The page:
- Metrics Store – This is the most widely used layer and stores pre-calculated aggregates for reporting purposes. These datasets or tables are passed on to other data storage solutions like Amazon Redshift, which powers reporting dashboards.
The entire data upload and processing pipeline is managed through Apache Airflow, an open-source task scheduling engine. The single unit of processing executes a bunch of SQL queries to process data in S3 buckets and store them back in other S3 buckets.
In total there are about 600 CTAS queries running every day across all the components. Apache Airflow maintains this Athena CTAS-based processing via Directed Acyclic Graphs (DAGs).
Homepage Metrics DAG
Building Robust and Scalable Analytics
Metrics are central to any product performance evaluation as well as understanding the behavioral patterns of different business entities and user cohorts. These metrics are aggregations generated after slicing and dicing of data across multiple dimensions.
While this slicing and dicing is possible using queries directly on processed and optimized features in the Feature Store, a more flexible approach was needed that allowed tracking KPIs or evaluating model performance on an ongoing/ad-hoc basis. To enable this flexibility, we moved the pre-defined metrics and some final factual data (a subset of features for entities like user, order, vendor, delivery partners etc ) to Amazon Redshift.
We then further connected Amazon Redshift to Tableau and Metabase for building analytics and visualization dashboards. The Apache Airflow DAGs described above are used to schedule COPY command of Amazon Redshift to load parquet datafiles from Amazon S3.
Building metrics as a part of the unified data lake enabled us to share and re-use metrics across analytics and data science teams.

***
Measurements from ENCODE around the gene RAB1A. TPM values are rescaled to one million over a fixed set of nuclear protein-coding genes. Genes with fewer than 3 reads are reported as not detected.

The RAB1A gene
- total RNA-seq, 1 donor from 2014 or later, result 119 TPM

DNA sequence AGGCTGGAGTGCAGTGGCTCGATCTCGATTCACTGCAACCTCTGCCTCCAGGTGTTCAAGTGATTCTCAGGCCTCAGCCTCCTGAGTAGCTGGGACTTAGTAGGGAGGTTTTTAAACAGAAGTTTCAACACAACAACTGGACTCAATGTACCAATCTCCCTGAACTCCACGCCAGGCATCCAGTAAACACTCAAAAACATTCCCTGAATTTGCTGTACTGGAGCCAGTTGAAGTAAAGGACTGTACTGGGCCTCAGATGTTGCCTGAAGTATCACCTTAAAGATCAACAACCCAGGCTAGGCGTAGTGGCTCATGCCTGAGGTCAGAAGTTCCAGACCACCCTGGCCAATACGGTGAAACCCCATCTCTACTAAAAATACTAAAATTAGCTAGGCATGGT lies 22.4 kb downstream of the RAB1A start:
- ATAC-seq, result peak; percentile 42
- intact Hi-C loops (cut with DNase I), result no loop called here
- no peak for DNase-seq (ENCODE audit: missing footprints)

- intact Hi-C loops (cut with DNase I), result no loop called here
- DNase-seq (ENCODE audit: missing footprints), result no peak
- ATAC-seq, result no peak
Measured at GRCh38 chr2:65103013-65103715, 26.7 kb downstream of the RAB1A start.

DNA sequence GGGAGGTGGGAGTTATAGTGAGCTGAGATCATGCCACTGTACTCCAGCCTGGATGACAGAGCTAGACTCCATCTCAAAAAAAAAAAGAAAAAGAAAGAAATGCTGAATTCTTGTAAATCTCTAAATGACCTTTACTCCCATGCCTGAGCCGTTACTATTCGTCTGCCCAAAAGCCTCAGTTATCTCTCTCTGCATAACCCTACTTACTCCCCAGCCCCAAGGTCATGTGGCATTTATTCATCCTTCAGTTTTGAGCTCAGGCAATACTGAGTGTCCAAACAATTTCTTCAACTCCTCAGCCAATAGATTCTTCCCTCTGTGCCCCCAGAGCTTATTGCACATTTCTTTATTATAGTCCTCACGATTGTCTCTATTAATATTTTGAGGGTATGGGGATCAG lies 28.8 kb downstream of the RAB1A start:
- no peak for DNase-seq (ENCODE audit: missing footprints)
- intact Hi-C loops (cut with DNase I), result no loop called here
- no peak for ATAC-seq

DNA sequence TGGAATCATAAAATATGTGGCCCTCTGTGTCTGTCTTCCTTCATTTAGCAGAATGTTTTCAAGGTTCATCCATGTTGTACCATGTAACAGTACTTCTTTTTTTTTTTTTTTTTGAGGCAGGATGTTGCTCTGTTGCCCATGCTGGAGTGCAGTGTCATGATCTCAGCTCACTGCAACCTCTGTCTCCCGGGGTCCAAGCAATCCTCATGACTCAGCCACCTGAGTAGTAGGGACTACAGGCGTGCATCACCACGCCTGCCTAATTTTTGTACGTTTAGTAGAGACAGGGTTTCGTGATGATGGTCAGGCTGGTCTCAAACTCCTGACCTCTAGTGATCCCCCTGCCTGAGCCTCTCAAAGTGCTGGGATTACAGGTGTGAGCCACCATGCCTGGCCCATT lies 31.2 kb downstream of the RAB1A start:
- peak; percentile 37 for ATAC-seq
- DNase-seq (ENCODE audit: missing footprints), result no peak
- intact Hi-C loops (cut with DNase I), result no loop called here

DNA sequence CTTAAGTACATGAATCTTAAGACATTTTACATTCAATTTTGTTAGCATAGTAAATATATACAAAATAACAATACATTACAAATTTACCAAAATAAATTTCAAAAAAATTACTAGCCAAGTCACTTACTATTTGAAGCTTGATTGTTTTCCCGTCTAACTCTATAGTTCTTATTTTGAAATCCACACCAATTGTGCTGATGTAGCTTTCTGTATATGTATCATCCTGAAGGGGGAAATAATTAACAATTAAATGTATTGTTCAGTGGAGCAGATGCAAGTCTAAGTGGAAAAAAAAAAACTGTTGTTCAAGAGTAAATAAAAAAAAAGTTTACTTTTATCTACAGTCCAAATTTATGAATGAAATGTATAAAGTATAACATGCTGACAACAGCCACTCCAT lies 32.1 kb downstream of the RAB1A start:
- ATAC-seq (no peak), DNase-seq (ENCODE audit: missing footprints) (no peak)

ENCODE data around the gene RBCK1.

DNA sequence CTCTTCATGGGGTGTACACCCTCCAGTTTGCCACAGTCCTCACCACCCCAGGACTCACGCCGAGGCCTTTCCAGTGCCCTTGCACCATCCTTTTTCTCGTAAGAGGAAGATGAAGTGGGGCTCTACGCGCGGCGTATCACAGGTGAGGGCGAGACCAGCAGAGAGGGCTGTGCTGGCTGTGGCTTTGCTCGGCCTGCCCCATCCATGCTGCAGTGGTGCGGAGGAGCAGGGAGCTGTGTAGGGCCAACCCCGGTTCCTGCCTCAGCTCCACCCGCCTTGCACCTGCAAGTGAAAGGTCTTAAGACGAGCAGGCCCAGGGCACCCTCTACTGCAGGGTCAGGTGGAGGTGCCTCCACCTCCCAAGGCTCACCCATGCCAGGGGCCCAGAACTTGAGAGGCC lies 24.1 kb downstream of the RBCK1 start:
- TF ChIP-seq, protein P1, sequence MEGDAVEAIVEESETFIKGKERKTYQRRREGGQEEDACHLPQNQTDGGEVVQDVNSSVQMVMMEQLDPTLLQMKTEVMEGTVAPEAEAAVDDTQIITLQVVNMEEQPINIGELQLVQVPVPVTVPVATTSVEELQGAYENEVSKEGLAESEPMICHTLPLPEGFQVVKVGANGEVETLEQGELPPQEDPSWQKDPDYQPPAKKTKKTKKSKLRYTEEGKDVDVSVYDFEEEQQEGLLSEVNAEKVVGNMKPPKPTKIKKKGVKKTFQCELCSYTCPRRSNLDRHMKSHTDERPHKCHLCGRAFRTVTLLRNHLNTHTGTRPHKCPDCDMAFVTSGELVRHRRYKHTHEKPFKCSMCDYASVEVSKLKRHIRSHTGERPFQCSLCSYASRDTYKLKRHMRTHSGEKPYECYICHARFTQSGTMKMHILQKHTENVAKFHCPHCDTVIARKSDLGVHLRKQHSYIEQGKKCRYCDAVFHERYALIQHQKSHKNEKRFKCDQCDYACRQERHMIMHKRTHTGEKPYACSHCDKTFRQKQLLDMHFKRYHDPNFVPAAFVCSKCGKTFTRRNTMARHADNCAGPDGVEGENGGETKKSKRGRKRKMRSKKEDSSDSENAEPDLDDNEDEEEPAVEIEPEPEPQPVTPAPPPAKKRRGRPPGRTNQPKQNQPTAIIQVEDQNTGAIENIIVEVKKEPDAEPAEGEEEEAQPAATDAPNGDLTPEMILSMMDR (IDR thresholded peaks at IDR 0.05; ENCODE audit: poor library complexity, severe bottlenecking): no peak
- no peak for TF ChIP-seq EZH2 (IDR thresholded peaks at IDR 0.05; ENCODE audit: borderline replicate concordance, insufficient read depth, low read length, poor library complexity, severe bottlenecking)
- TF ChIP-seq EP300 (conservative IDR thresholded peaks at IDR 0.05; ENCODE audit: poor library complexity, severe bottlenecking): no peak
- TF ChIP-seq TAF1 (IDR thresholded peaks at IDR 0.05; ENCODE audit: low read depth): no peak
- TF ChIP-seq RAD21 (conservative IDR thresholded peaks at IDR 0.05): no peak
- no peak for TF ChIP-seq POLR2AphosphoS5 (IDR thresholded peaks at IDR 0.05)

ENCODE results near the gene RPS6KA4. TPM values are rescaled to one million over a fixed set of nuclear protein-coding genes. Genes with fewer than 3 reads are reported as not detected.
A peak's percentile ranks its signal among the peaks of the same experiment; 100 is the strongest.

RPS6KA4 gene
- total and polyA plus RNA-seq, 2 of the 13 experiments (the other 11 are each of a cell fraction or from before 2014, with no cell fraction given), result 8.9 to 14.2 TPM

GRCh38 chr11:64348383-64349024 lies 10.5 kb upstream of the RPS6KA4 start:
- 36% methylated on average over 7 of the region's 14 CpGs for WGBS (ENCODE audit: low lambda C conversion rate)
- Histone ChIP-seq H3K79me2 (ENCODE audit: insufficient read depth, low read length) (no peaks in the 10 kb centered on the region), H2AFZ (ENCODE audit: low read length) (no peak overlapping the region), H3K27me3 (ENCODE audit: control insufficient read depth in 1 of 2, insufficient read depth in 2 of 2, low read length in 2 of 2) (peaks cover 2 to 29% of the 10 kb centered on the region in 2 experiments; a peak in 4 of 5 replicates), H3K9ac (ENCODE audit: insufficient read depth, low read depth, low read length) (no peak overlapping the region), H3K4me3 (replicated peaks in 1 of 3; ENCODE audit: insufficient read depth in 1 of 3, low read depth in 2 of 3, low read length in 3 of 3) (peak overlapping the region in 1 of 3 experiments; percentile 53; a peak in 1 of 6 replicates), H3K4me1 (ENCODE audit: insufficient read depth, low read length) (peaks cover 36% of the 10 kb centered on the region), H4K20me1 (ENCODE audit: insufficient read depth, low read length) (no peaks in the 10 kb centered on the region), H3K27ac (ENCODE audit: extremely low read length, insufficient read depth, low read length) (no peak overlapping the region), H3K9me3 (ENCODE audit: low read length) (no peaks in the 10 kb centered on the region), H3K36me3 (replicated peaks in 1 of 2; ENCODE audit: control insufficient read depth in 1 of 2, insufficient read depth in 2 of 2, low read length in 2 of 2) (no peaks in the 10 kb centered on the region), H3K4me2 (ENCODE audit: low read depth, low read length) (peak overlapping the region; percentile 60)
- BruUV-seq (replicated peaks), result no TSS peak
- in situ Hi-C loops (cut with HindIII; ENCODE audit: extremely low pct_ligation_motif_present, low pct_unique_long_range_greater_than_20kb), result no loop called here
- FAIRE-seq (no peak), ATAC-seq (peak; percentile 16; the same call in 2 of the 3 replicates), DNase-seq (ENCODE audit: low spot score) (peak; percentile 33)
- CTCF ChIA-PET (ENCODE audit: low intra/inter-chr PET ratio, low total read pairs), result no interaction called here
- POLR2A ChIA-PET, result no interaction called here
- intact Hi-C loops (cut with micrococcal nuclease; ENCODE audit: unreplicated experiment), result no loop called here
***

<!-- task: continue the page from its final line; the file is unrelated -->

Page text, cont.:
Integration across the data pipeline and bringing everything under a single umbrella ETL process has led to enhanced productivity and faster turnaround time for many analytics and algorithmic tasks. Computing attributes about all our users across business units and slicing and dicing them for targeted brand campaigns has become much easier and in many cases has been completely automated. This has opened multiple new revenue streams for target-based advertising teams both on and off the platform increasing the potential year-on-year advertisement revenue by 3x.
The present data architecture allows us to have a 360 degree view of our users and perform robust analytics on the underlying processed information. Amazon S3 provides a durable and cheap solution for data storage for all versions of processed data. The processing of this raw data to features and metrics is done through Amazon Athena which allows running SQL on data stored in Amazon S3 buckets. Since everything ends up in Amazon S3, the data can be easily loaded onto any platform for building dashboards. We use Tableau and Metabase for analytics monitoring and alerting.
In part 2 of this series, we discuss how the infrastructure described above can be used for large scale machine learning applications and the ways to deploy them in production to build a patient centric digital health repository.